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Revcon Seller

Apparently, Revcon’s Novelli was so proud of the camper, he openly pondered taking one on the Baja 1000, from Dirt Wheels magazine:

However, this amazing scenario gets even wilder. With Some heavy duty suspension mods (which will become standard on all the production units), Ray actually plans to run the Baja 100. “If the big trucks can do it, we can,” Ray says. “The Revcon isn’t that much wider – but we won’t be going terrifically fast, and when we finish, everybody else will be probably be back home!” Regardless of this overall finish position, Ray can be secure in the knowledge that he will be first in his class: Sixteen-Thousand-Pound Four-Wheel Drive Vehicles with Shower.

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Revcon Seller
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Revcon Seller

If you happen to find one of these, you’re going to get more than just an off-road beast with a camper strapped on the back. You get a 35-gallon tank for fresh water, 80 gallons to hold gray water and wastes, a 32,000 BTU furnace, 13,500 BTU roof air-conditioners, and a 10,000-pound tow hitch. Inside, you’ll find pleated shades, a porcelain bathroom sink, and oak cabinets. Novelli wanted these to be luxurious inside and I think that mission was accomplished.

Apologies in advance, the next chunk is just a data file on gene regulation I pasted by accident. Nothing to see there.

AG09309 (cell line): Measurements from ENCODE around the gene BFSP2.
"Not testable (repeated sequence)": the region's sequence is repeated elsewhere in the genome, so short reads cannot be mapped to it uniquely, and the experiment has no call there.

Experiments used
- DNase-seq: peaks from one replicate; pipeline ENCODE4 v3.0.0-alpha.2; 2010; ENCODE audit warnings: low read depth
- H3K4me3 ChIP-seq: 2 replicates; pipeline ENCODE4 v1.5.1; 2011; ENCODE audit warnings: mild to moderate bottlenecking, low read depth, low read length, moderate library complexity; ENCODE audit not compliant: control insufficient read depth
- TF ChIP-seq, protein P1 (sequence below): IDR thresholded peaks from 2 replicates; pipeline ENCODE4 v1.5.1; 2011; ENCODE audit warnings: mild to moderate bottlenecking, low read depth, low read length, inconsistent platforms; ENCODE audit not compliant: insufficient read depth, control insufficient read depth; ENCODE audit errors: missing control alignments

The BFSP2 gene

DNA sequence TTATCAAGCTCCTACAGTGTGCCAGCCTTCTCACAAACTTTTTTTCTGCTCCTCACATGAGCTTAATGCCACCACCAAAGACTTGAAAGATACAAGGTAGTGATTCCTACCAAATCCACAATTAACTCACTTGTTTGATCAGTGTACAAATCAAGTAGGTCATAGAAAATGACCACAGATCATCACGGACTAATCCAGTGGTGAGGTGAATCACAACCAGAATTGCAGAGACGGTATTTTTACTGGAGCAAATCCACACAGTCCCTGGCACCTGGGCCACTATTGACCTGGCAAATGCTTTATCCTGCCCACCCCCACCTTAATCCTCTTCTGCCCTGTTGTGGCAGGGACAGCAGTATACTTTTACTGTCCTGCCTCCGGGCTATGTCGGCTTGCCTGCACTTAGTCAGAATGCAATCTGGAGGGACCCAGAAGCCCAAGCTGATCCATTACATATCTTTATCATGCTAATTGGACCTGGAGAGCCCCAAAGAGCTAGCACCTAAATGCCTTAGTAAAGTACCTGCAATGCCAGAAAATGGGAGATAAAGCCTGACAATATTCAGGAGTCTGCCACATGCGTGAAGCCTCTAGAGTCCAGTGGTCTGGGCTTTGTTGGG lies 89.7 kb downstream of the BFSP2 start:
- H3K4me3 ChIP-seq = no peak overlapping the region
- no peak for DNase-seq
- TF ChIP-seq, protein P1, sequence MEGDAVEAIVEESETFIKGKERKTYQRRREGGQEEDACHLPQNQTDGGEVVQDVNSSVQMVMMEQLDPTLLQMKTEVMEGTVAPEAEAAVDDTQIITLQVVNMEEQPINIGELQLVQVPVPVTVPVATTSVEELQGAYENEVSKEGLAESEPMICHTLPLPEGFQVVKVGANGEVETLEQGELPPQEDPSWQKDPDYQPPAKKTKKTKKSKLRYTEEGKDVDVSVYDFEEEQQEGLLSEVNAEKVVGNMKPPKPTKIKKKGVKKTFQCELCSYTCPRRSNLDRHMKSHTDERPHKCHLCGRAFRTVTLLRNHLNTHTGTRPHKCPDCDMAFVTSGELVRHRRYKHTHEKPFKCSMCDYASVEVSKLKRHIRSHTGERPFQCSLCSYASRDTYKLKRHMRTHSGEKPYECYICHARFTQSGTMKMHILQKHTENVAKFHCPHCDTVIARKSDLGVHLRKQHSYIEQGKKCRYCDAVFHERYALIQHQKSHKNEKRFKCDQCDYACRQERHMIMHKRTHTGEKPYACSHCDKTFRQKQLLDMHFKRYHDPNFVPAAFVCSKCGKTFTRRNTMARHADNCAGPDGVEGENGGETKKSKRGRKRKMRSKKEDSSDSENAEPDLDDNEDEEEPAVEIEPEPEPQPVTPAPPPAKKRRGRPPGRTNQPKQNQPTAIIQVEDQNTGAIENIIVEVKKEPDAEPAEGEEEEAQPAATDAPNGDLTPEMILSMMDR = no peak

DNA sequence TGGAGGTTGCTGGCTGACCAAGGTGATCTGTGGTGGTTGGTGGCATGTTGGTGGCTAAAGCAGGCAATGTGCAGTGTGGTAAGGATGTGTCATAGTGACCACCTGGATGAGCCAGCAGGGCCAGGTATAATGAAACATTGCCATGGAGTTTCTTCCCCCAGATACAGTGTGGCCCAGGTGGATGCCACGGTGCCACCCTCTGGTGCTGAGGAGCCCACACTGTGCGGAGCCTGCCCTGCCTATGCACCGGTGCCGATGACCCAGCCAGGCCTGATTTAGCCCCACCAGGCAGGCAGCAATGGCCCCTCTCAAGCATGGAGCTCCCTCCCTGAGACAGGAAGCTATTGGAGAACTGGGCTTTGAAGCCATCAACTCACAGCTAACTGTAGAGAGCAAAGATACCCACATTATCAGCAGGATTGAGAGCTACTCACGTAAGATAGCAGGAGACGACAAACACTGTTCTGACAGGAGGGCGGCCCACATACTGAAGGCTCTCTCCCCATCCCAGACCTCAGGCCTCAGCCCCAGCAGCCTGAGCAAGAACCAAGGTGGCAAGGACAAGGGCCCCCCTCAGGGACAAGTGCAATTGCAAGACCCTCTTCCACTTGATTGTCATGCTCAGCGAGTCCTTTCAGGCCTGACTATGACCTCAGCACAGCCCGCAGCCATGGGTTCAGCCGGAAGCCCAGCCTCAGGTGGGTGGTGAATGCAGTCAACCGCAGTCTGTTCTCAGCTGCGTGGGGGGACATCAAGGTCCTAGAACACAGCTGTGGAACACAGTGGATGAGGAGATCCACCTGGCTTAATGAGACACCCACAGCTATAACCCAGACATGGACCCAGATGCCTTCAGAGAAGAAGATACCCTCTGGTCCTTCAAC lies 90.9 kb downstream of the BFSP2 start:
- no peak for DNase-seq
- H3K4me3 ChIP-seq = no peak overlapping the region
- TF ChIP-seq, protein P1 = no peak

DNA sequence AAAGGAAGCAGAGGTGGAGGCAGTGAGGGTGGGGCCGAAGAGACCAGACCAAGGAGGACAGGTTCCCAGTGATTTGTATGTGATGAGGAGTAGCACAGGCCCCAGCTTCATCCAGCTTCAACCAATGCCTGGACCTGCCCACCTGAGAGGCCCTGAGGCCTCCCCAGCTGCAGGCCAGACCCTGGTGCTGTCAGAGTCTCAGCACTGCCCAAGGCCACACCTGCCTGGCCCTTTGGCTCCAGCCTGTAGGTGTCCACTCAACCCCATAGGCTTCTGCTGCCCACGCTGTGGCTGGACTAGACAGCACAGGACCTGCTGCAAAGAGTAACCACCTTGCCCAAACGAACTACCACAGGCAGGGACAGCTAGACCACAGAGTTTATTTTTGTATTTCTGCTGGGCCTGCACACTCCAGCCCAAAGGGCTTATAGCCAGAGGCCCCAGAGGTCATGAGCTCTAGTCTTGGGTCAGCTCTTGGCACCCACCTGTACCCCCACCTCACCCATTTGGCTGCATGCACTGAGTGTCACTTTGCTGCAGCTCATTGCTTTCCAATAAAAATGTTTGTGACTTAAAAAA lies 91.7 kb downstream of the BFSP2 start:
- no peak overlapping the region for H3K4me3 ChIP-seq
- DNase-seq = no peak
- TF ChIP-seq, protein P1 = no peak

Intrev

Power in later models came from a 6.8-liter Triton V10 making 310 HP and 425 lb-ft torque. No matter which Revcon TrailBlazer 4×4 you choose, you can expect to ride the struggle bus when it comes to fuel economy. Reported mileage gets at low as 6 mpg. It weighs 12,020 pounds empty, too, so it’s a heavy thing to take out into the wilderness. Sadly, the idea of just about anyone affording this was never true. In 2004, the starting price was $134,850, equivalent to $219,776 today.

Perhaps unsurprisingly, I found exactly zero of these for sale and very few archived listings. If you find one, consider it a white whale. If you have owned one, I’d love to hear all about it! Drop me a line at mercedes@theautopian.com

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(Images to the manufacturer unless otherwise noted.)

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Things and stuff
Things and stuff
11 months ago

The marketing video didn’t show that thing going anywhere my WK2 couldn’t drag my travel trailer. If it ain’t 6X6, what’s the point?

Zelda Bumperthumper
Zelda Bumperthumper
11 months ago